Tuesday, June 22, 2010

Winter in the Blue Mountains

Mid June in Leura, the chill and damp juxtaposed with gorgeous bright frosty mornings. The last remnants of the perennial borders, cut back, mulched with leaf litter and put to rest for the winter. Autumn’s chores finally completed and a gardener’s mind turns to catalogues and with them, the promise of what could be in Spring and Summer.

While the visitors huddle around the open fires and the warm hospitality of Leura’s interiors, the gardener’s spirit will always draw one outdoors. An expedition into the crisp winter air that will reward with the exquisite perfume of Daphne, Witchhazel, Woodbine, and Wintersweet. Camellias, with their sumptuous flowers and on closer inspection, nodding Hellebore flowers, with their multitude of subtle intricacies of form and colour. Clumps of snowdrops with their simple and almost pure form and bright yellow winter Aconites all combine to delight the senses of the gardener during this contemplative season.

So slip into those gumboots, don a warm coat, wrap on a scarf, step outside and wander, your effort will be rewarded.

A tribite to my friend Peter Fisk, Niwa-Shi. The Gardener of 'Rustlings'

In preparing to honour the life of my friend Peter Fisk two questions came to me which I would like to propose

What makes a garden?
And what type of person creates a garden?

While I know there is much recorded about Peter Fisk the celebrated Film and TV director, I would like to write about Peter the generous host and passionate gardener.

I first met Peter & Claudia Fisk in 2002 when my partner Ian and I moved from inner city Sydney to Leura. At the time Peter was in the late stages of a very successful and long career as a television & film Director. While I didn’t really know who Peter was, I certainly knew his work. Like a lot of Australians, and particularly mountain’s folk, Peter’s ‘Day of the Roses’ had a huge and lasting effect on me. This piece of work earned Peter an AFI award, the third of his career, and Claudia still laments the fact that one more and she would have had the makings of a rather smart coffee table.

During the time we have known Peter & Claudia I have heard a number of industry related anecdotes, however there are, no doubt, many people far better equipped, that can speak far more eloquently than I, about Peter the Director.

For my partner Ian, his move from a life in the city to the mountains was literally a baptism by fire. The summer of 2002 was a particularly bad year for bush fires in the Blue Mountains, and three days after moving to Leura, I found myself having to stay overnight in Sydney due to work commitments. It was the first night that Ian had been alone in his new home, whilst a substantial fire was burning in the Grose valley north of here. At some stage during the evening, the power went out, and the glow of the firefront was sufficient to light up our living room.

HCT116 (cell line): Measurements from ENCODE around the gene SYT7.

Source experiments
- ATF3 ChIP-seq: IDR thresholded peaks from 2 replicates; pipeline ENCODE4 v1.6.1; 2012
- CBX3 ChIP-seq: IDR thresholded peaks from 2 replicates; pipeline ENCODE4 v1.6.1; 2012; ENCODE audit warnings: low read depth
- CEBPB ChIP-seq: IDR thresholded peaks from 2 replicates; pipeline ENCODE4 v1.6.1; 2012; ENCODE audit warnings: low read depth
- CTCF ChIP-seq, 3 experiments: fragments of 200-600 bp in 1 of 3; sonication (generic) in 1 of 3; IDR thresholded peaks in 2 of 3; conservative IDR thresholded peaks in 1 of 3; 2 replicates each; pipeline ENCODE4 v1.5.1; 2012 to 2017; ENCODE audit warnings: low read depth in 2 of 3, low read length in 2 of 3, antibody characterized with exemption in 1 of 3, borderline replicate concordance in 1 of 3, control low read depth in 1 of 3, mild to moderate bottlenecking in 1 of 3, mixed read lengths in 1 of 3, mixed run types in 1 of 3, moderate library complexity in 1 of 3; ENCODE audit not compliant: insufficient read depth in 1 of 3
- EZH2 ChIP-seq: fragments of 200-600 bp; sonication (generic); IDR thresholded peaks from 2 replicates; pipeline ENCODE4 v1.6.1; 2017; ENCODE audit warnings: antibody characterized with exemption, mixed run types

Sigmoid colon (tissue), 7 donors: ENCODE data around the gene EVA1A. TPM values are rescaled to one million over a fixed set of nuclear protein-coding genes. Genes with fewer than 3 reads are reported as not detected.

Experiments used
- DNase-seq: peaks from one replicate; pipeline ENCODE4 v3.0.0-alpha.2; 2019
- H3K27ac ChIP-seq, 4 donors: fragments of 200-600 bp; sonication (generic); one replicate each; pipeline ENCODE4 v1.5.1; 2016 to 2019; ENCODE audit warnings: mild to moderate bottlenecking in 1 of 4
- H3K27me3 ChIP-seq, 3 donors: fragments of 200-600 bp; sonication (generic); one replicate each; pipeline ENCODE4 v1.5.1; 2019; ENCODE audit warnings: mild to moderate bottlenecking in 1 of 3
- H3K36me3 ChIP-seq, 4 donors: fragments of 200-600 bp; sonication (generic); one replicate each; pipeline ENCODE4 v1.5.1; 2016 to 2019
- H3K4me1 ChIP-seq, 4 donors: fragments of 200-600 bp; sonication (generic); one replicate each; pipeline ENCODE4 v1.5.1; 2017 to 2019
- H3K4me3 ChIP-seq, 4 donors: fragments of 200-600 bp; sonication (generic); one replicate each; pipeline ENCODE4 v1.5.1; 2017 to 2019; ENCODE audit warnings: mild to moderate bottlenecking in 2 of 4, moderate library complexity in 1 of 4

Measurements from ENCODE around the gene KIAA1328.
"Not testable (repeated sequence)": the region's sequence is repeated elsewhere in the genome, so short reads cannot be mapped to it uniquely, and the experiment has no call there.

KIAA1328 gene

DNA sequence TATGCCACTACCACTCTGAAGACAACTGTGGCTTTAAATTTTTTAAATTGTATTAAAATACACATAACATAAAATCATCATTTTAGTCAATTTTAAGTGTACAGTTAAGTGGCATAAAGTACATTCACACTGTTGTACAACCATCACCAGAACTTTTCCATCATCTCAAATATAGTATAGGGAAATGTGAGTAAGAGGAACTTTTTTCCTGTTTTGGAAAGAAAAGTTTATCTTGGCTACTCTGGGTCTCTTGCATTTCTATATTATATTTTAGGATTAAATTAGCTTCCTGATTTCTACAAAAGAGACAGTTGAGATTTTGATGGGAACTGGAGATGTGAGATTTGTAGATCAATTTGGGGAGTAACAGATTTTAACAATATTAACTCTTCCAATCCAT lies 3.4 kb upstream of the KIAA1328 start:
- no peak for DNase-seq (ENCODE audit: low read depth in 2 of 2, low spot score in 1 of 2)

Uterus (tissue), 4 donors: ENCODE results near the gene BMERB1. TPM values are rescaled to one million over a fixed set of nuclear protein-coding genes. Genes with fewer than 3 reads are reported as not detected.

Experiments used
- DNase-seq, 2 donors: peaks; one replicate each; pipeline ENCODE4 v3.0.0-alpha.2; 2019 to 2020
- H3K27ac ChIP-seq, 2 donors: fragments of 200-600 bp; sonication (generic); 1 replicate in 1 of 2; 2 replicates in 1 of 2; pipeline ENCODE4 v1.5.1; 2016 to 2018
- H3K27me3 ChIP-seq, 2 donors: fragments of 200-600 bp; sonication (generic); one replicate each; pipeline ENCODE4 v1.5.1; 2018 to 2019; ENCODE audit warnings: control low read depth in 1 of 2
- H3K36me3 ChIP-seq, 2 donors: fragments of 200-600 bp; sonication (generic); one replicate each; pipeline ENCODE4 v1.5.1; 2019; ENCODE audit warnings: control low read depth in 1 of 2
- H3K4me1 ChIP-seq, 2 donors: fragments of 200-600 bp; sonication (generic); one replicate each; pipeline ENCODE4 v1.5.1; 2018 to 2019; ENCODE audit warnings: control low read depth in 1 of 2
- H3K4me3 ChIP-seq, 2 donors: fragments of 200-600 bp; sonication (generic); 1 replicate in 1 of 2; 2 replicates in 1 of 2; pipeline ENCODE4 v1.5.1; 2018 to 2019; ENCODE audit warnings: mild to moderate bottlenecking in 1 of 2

While I had a little more understanding of bushfires, having grown up in the country, Ian had none, and unfortunately for him, I was not around to help alleviate his fears.
Thankfully, soon after the power went out, Ian had a visit from what, at this point, was our virtually unknown next door neighbour, inviting him next door for company & to listen to radio broadcasts of the progress of the fire - this was Peter Fisk.

Over the years we have shared friends and many dinners - I remember one evening sitting around the dinner table of one of Woodford Street’s renowned dinner parties, turning to Peter’s mother-in-law Marion who was sitting next to me, and saying that no matter where I found myself placed around this table, I would have had no less of an evening. This was the community in which we had found ourselves - the community that Peter & Claudia Fisk were an integral part of.

The other thing I have shared with Peter Fisk over the past 8 years, apart from our passion for gardening, was the love of our dogs. 6 months after moving to Leura, 2 beautiful dogs came into our lives. They were like chalk & cheese, one a big black Labrador named Rhonda, so called because she reminded us of one of those strong, dependable, cake making CWA ladies, and the other a rather coquettish Maltese Shih Tzu called Gracie (we think the ones responsible for naming her were going for irony). Straight away these two stole our hearts, and soon after the hearts of Peter, Claudia & Marion, who immediately took the role of doting grandparents, or as they became known, Uncle Peter, Auntie Claudia & Auntie Marion. While there were rules and boundaries at home, at Rustlings there were none. Needless to say as soon as Uncle Peter and Auntie Claudia’s names were mentioned, Rhonda and Gracie were out the door and up the lane before we could complete the sentence.

Peter was especially fond of our Rhonda - my partner Ian vividly recalls finding Peter one night with Rhonda, who had clambered up onto the antique loveseat in Peter & Claudia’s bedroom & fallen asleep, tucking her in with a hand crocheted rug.

Peter’s spirituality was clearly evident through his connection with the soil at Rustlings. Casual passers by would often observe him tending his garden, and later describe the experience of watching Peter working his garden with a ‘monk like’ reverence. The way Peter worked his soil has given Rustlings a very strong sense of Spirit of Place. And Peter, true to form, even up to a couple of years ago deferred the garden’s soul to its original creator Thelma Charlesworth, though it was clearly evident the evolution of Rustlings was of Peter’s making. Peter the Gardener was a very humble man.